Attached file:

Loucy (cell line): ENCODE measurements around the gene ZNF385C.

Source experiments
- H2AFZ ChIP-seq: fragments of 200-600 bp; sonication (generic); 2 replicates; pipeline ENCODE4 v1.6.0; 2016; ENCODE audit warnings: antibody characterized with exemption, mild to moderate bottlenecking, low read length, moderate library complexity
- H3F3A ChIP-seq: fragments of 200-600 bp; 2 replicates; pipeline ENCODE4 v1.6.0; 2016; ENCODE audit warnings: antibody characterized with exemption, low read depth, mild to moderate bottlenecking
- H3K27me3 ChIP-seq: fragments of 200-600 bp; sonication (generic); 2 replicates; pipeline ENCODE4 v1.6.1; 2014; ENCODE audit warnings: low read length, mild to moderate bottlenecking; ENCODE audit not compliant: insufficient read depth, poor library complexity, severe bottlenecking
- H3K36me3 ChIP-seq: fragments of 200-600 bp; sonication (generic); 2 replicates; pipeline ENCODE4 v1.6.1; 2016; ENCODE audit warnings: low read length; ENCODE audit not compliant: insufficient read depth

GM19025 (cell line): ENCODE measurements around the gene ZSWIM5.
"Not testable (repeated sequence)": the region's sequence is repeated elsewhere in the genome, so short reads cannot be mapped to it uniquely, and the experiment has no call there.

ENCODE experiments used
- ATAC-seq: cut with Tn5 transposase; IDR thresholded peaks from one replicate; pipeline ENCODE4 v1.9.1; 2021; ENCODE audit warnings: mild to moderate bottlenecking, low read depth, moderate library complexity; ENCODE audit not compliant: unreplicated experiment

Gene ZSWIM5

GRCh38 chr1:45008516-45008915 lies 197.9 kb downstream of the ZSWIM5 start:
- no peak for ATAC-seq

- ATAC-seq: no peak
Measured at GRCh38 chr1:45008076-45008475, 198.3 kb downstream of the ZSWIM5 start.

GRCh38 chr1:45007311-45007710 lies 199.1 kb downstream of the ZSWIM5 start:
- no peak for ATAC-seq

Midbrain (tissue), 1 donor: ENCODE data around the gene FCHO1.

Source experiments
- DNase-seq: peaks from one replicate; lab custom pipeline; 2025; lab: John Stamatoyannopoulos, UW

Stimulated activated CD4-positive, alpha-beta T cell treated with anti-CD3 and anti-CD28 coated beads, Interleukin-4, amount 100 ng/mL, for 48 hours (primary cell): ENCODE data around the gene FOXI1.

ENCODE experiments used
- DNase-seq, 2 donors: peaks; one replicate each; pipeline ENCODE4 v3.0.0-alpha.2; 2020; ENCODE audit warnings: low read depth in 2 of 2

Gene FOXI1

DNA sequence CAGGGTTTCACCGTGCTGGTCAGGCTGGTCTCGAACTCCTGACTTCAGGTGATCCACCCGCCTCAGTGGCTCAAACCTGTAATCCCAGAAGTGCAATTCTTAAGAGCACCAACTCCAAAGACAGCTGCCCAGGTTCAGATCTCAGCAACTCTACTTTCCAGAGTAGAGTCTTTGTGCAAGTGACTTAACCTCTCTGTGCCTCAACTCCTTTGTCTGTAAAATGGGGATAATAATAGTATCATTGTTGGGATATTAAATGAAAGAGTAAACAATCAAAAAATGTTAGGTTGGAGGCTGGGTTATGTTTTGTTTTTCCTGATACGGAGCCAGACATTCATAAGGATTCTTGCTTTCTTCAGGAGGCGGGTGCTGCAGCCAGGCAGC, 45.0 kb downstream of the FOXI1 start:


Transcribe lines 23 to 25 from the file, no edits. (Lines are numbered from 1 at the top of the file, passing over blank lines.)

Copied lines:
- DNase-seq, 2 donors: peaks; one replicate each; pipeline ENCODE4 v3.0.0-alpha.2; 2020; ENCODE audit warnings: low read depth in 2 of 2

Gene FOXI1

DNA sequence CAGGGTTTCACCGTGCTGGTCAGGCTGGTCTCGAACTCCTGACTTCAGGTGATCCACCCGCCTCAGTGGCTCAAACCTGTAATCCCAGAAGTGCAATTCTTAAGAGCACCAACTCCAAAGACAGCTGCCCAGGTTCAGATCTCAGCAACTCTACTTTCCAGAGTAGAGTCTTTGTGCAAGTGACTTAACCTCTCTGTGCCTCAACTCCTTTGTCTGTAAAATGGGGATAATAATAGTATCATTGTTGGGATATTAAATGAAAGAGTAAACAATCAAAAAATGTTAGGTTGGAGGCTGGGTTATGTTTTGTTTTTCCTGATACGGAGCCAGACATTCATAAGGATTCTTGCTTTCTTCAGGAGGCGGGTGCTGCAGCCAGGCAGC, 45.0 kb downstream of the FOXI1 start: